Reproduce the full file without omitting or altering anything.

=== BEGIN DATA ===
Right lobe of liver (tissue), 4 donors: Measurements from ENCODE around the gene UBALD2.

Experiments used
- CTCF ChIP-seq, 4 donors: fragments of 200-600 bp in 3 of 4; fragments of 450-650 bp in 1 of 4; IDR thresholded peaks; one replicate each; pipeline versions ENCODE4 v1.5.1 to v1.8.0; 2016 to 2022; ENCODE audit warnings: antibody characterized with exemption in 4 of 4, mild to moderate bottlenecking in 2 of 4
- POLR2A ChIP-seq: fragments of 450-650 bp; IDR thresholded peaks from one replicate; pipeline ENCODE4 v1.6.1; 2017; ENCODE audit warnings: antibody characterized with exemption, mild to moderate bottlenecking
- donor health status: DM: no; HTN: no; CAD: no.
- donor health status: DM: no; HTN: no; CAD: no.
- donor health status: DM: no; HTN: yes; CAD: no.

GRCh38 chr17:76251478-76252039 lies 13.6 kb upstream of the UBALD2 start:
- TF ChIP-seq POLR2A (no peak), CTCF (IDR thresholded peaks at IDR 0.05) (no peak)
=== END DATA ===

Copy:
Right lobe of liver (tissue), 4 donors: Measurements from ENCODE around the gene UBALD2.

Experiments used
- CTCF ChIP-seq, 4 donors: fragments of 200-600 bp in 3 of 4; fragments of 450-650 bp in 1 of 4; IDR thresholded peaks; one replicate each; pipeline versions ENCODE4 v1.5.1 to v1.8.0; 2016 to 2022; ENCODE audit warnings: antibody characterized with exemption in 4 of 4, mild to moderate bottlenecking in 2 of 4
- POLR2A ChIP-seq: fragments of 450-650 bp; IDR thresholded peaks from one replicate; pipeline ENCODE4 v1.6.1; 2017; ENCODE audit warnings: antibody characterized with exemption, mild to moderate bottlenecking
- donor health status: DM: no; HTN: no; CAD: no.
- donor health status: DM: no; HTN: no; CAD: no.
- donor health status: DM: no; HTN: yes; CAD: no.

GRCh38 chr17:76251478-76252039 lies 13.6 kb upstream of the UBALD2 start:
- TF ChIP-seq POLR2A (no peak), CTCF (IDR thresholded peaks at IDR 0.05) (no peak)